Having had a couple of days to digest the pitch workshop I went to, organised by the lovely Jude and Alex - www.writingeventsbath.co.uk - and given by Imogen Cooper, senior editor of Chicken House publishers - www.doublecluck.com - I want to summarise the main points Imogen identified with our pitches.
Firstly, get the title right
The title of your book is the first thing any potential agent / editor / reader sees. Really think about the title, the way it sounds when you say it aloud, the way it looks on paper. It needs to really express something about your manuscript, be it lyrical, or hard-edged, or funny. Think of titles you love and why they work so well. One of my favourite book titles is The Remains of the Day which encapsulates Kazuo Ishiguro's tale of a tightly repressed butler and his selfless dedication to his profession so profoundly.
Secondly, what is a pitch exactly?
The pitch is a brief description of your manuscript that should entice the agent / editor / reader with its unique and best qualities as well as your own - all in just a few paragraphs! It's worth spending as much time working on it as you can as it is what sells your book - before you're published and after. Read the blurbs on the back of books and on Amazon as this is what you're aiming for. Imogen showed us printed blurbs, like advertisements, that are shown to bookshops as a marketing tool. These pitches, if good enough, are used far down the line in publishing.
Thirdly, the spine, key moments and unique selling points
A good strategy is to think of the pitch as a film trailer. What are the key moments? What is the central theme, or as Imogen describes it, the spine of the story? In your manuscript, everything should relate back to the spine so it should be very clear in your pitch. As the writer, it's often very difficult to identify the key moments in your manuscript - it's all important! It's worth trying to explain to a friend your novel. What pricks their interest, what's unclear? If something in your novel is unusual, or your central character is in a unique predicament, that's often a good place to start. What is the main conflict or the main goal in your manuscript?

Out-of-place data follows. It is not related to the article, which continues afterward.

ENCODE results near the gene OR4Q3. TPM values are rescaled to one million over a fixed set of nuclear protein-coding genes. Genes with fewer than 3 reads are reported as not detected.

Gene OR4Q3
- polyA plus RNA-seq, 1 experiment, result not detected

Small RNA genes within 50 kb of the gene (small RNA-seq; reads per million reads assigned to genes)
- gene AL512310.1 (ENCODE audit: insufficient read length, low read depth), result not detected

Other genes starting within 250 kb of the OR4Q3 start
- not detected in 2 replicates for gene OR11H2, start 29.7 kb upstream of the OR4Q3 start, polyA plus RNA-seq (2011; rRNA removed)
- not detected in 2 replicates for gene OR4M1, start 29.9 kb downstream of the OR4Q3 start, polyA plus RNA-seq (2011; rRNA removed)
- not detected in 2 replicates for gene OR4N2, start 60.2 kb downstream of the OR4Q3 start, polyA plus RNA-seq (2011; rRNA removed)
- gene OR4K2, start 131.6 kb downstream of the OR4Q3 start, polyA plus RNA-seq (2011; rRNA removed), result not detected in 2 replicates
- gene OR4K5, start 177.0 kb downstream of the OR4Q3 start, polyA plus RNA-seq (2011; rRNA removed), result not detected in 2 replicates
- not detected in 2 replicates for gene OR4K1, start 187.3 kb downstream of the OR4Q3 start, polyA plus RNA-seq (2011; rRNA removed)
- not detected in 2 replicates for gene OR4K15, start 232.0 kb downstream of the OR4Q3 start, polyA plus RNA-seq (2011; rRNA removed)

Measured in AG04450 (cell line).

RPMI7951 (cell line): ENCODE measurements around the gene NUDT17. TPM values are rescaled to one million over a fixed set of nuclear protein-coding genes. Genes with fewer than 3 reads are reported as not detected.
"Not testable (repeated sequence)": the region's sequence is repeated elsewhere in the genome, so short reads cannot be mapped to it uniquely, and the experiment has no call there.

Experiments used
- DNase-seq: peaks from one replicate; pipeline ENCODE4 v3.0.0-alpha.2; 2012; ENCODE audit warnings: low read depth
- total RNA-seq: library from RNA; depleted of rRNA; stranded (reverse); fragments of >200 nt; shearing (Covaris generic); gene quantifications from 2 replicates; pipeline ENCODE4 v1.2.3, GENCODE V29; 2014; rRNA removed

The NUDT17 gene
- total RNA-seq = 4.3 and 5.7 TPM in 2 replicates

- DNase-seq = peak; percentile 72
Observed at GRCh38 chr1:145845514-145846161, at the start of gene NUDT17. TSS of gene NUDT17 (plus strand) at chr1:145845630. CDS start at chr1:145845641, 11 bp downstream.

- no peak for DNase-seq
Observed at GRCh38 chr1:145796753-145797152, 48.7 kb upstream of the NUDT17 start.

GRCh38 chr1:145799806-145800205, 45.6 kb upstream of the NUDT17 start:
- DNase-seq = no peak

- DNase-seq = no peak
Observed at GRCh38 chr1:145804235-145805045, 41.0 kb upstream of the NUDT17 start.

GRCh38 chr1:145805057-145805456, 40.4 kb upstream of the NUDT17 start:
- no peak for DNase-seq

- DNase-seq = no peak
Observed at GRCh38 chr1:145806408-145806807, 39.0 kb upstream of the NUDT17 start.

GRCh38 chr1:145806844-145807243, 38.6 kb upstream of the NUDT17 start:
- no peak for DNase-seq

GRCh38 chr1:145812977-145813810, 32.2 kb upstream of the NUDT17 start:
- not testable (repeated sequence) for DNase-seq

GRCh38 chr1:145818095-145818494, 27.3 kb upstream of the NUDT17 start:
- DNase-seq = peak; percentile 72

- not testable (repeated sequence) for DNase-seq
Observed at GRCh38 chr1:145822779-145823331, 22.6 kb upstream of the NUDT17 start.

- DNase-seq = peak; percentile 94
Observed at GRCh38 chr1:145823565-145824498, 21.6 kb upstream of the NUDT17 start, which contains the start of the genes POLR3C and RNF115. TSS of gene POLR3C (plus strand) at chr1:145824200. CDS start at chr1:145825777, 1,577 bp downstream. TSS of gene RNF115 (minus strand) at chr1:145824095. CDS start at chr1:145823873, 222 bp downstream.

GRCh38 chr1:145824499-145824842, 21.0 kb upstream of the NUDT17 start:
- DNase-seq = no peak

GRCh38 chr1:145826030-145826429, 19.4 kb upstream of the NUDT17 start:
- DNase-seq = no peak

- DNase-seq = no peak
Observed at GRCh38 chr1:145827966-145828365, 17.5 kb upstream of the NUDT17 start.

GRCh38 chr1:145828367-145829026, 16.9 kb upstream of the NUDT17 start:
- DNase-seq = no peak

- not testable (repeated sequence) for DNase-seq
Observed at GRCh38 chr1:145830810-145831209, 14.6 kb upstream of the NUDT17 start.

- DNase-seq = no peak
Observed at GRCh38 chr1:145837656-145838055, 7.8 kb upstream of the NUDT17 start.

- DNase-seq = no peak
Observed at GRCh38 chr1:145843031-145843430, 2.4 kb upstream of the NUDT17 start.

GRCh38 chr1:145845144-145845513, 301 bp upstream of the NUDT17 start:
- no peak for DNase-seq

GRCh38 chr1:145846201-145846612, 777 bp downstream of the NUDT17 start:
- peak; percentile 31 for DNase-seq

Fourthly, what is its genre and what is it comparable to?
It's useful to compare your novel to other books or authors, such as: It's a cross between Jane Eyre and Twilight with a dash of Hansel and Gretel. Something intriguing as well as informative. This allows an agent / editor to immediately understand where it might fit on a book shelf. Understand genre and what genre your novel is in. Also, if it's targeting Adults, New Adults (18 - 30), Young Adult (13-18), Children.
Practice giving your pitch, off the cuff or reading aloud. And remember to breath - which is something I forgot to do when I gave my pitch to Imogen!